SAP aims to empower mobile workforce

Following its Sybase acquisition, the German software maker is now looking to make its applications run on multiple mobile devices and enable workers to work on-the-go, reveals senior exec.
Written by Kevin Kwang, Contributor on

As more employees move from PCs and notebooks to mobile devices such as smartphones and Apple's iPad, SAP is looking to tap this trend by making its software device-agnostic so they can enable the mobile workforce to perform better, says an executive.

SAP Asia-Pacific and Japan President Stephen Watts told ZDNet Asia in an interview Tuesday that the software vendor is looking to "accelerate" its existing core competencies, particularly in mobile computing--a move enabled by the finalization of its Sybase acquisition on Jul. 30.

The German company's four core business strategies look at "on-demand, on-premise, on-device and the orchestration process and management that links all three environments together", Watts explained, noting that SAP is looking to scale up the "on-device" thrust using Sybase's existing core strengths in mobile workflow.

Sybase had previously championed the concept of an unwired enterprise and was working on developmental tools for building mobile applications.

Watts observed that with the multiple mobile devices available today, SAP is hoping to exploit this environment by developing applications that can run on any device. Such tools would remove the constraints of workers and allow them to work beyond the office space, and enable companies not to be bogged down by vendor lock-in challenges. This market represents an "enormous opportunity" for the software vendor, he noted.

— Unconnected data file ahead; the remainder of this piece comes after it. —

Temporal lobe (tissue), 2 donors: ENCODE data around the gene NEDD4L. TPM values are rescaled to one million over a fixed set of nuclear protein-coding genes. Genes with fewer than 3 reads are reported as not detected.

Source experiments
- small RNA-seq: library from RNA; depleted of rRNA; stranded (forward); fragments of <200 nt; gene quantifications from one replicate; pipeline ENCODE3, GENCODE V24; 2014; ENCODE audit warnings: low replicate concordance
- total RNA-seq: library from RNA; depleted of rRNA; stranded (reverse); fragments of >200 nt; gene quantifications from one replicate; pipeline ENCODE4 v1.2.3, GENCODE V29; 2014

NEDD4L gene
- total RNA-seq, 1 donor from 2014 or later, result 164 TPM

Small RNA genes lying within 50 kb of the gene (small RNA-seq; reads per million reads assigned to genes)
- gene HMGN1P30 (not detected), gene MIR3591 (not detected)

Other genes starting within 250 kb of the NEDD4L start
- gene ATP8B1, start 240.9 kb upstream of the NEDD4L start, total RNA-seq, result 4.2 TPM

He further noted three market developments that he said were fueling SAP's interest in the mobile compute space: the "masses of data" being produced every day and how these are being consumed by users, the proliferation of smart devices such as Apple's iPhone and iPad and Research In Motion's (RIM) BlackBerry, and how these devices are empowering employees down the management layer to contribute more to their companies.

"[With these developments in mind], I believe that one-third of all establishments will be mobile companies by 2012," Watts said.

Asked how Asia-Pacific would play into the company's overall "on-device" strategy, the executive said the region is "an important part of the mix". He added that countries such as China and India and emerging markets such as Vietnam and Indonesia have users that are accessing data beyond just e-mail and are asking for applications that can give them better insight into their companies' operations.

That said, he noted that SAP will not neglect its existing customer base in Europe and the United States as these mature markets still have room for growth.

Positive half-year report
SAP on Tuesday also released its second-quarter 2010 financial report that recorded strong growth, particularly in the Asia-Pacific region. Revenue for the company's software and software-related services in the region, excluding Japan, for the quarter grew 18 percent to 307 million euros (US$405.9 million), while total revenue grew 9 percent over the same period last year.

These figures compared favorably with the company's overall performance as its global software and software-related services revenue rose 16 percent--2 percent lower than Asia-Pacific's growth--to hit 2.26 billion euros (US$2.99 billion), according to its press release.

According to Watts, the fastest growth area for the SAP's overall software portfolio in the region is data analytics.

He added that Southeast Asia was a "star" performer during the first half of this year, with Singapore and Malaysia posting strong results and contributing to the region's "strong" double-digit growth rate. He is also "bullish" about the economic recovery of Thailand, particularly after the political upheaval the country had to endure earlier this year.

"As long as we continue having incremental growth in China and India, and grow our mature markets such as Australia, New Zealand and Japan, I believe SAP will have a good future in the region," said Watts.

Following its Sybase acquisition, analysts said the buyout would improve SAP's mobility products and help the company gain market share in the region's database software market. The acquisition would also boost SAP's presence in verticals such as healthcare and finance, according to analysts.

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